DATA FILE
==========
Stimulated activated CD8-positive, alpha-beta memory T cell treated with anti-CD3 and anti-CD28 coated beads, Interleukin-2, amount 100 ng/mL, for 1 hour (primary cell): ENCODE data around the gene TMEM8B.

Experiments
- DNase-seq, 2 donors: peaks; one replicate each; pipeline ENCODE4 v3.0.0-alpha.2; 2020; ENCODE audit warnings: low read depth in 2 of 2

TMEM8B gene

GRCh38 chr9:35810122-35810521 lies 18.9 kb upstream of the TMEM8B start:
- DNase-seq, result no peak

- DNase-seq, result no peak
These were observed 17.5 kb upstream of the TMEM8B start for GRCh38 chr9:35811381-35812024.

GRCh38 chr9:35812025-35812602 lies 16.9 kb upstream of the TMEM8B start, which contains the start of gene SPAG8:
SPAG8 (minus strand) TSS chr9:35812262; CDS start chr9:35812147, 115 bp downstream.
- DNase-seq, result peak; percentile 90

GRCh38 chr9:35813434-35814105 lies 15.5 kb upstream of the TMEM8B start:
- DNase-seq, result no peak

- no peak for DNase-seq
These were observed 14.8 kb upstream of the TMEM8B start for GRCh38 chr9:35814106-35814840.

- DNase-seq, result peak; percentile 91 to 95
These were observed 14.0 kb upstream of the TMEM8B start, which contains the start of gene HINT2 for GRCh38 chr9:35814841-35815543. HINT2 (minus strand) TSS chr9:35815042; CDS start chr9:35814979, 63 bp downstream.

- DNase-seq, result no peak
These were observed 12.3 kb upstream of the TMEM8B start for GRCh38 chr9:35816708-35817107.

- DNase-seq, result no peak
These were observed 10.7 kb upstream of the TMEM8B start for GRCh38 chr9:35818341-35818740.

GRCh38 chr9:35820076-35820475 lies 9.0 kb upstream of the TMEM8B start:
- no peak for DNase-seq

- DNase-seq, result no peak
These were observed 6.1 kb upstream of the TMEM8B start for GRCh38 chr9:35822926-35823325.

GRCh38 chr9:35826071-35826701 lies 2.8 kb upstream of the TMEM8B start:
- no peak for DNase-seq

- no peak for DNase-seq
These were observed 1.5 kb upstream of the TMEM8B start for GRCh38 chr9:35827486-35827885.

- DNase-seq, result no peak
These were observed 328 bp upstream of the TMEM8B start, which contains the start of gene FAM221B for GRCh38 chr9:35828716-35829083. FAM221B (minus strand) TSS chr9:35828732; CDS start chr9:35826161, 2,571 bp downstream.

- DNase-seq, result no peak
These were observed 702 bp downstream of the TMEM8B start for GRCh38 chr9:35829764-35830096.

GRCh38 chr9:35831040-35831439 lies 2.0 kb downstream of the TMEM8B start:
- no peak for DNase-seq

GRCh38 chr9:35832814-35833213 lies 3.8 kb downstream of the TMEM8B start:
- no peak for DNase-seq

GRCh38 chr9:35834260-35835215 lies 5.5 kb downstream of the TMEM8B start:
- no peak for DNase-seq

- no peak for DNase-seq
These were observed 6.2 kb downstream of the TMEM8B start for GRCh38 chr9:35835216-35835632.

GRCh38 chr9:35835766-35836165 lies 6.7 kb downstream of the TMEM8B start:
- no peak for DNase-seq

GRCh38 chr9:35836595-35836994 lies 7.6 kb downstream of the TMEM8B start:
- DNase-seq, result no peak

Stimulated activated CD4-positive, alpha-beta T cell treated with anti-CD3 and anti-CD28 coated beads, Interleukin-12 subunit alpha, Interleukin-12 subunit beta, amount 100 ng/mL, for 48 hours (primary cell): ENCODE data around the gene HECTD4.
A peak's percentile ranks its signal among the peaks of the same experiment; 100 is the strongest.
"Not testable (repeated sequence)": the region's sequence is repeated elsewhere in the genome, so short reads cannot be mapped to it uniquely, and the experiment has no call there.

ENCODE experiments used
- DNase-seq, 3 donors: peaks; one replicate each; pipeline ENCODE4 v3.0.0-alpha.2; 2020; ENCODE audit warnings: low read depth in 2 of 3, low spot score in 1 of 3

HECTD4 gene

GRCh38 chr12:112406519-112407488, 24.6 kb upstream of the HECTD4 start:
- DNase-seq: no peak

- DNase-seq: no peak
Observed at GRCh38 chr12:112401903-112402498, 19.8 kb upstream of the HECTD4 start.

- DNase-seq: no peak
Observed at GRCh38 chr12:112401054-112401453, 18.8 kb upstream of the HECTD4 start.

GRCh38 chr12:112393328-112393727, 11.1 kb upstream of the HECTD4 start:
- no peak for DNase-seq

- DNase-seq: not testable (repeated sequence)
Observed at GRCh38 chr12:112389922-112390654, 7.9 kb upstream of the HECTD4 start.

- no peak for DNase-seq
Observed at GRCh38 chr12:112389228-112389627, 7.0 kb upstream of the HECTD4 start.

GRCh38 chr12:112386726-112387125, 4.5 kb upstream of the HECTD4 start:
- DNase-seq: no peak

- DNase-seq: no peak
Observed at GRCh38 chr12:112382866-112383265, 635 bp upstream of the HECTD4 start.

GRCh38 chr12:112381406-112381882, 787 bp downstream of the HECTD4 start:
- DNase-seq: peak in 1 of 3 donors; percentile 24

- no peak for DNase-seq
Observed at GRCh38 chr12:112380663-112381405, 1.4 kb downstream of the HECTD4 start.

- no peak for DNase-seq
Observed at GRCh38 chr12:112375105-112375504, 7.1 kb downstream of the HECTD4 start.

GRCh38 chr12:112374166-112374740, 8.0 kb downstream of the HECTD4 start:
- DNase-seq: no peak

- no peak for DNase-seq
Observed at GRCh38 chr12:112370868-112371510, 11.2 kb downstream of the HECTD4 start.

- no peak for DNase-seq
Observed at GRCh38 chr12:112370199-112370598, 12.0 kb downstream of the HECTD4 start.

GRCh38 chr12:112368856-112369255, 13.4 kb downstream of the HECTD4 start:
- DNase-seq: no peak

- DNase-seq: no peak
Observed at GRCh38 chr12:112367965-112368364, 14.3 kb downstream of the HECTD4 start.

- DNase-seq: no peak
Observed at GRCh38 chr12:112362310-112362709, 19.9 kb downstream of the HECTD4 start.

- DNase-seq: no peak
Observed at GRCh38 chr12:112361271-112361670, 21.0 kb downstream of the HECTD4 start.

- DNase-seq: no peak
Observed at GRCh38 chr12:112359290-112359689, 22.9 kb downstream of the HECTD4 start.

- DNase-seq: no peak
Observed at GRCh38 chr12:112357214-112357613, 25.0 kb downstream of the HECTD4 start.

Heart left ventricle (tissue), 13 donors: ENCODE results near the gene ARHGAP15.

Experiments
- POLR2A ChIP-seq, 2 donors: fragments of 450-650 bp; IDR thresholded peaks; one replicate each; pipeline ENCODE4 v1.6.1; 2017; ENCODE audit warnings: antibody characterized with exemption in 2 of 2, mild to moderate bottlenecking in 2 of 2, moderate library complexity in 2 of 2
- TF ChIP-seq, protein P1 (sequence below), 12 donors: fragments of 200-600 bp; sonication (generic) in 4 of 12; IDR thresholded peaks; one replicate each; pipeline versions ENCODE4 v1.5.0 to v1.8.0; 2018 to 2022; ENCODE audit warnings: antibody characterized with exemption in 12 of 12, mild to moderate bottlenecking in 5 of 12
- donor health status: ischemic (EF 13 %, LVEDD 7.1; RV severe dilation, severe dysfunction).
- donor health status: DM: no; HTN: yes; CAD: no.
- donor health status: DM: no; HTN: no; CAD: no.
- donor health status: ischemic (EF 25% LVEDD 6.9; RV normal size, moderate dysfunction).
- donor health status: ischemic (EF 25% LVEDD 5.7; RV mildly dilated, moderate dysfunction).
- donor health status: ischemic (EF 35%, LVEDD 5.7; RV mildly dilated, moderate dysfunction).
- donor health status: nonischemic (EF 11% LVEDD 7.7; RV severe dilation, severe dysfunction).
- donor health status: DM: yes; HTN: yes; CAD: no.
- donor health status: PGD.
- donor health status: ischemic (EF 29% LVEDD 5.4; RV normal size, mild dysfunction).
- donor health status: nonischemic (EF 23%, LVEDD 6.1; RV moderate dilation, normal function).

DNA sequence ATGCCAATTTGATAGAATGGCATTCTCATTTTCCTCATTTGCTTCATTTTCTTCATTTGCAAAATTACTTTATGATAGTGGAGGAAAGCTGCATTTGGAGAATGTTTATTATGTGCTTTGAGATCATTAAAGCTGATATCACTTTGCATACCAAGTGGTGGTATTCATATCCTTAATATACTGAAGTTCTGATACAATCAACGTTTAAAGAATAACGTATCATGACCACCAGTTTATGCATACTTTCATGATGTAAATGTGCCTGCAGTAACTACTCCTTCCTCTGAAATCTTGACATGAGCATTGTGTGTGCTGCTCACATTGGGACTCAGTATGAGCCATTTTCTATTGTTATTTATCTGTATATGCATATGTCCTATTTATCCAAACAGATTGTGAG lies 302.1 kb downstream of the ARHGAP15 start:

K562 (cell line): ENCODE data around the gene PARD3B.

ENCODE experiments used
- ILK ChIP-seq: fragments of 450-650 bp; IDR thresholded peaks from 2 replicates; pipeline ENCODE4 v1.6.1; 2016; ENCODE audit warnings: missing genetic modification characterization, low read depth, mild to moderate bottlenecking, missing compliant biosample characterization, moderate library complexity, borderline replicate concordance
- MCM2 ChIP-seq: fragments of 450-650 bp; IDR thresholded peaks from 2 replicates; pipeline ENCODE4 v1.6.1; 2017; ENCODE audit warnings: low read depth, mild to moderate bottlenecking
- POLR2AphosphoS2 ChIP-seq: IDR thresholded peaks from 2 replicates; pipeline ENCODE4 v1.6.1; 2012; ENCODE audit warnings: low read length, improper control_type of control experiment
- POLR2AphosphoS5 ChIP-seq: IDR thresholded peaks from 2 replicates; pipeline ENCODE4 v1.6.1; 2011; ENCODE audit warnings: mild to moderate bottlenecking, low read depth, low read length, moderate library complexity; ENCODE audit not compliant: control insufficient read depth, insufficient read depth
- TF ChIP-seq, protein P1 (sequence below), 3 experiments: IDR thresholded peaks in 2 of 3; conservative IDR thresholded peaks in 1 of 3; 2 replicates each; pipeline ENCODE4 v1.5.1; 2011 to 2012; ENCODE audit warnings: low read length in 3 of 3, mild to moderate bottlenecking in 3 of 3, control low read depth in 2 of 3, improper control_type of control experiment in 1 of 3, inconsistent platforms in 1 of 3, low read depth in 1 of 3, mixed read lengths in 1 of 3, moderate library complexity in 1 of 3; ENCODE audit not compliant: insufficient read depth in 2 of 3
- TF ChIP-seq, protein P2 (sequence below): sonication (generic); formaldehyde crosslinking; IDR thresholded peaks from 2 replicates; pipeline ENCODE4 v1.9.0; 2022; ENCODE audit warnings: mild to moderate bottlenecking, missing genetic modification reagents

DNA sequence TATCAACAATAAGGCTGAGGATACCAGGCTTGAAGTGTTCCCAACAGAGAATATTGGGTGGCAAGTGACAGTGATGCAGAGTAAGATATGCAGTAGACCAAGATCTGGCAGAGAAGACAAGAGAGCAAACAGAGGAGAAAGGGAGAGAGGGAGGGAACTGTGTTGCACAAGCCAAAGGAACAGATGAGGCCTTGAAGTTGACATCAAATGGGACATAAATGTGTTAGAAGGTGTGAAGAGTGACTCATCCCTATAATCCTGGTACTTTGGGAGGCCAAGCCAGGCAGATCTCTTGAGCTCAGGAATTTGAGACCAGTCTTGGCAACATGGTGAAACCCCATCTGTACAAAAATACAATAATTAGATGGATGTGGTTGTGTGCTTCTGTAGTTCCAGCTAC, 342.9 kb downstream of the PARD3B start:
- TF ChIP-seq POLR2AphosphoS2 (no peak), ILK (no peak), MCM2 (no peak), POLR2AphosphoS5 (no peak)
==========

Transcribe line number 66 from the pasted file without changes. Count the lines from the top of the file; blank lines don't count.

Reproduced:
- DNase-seq: no peak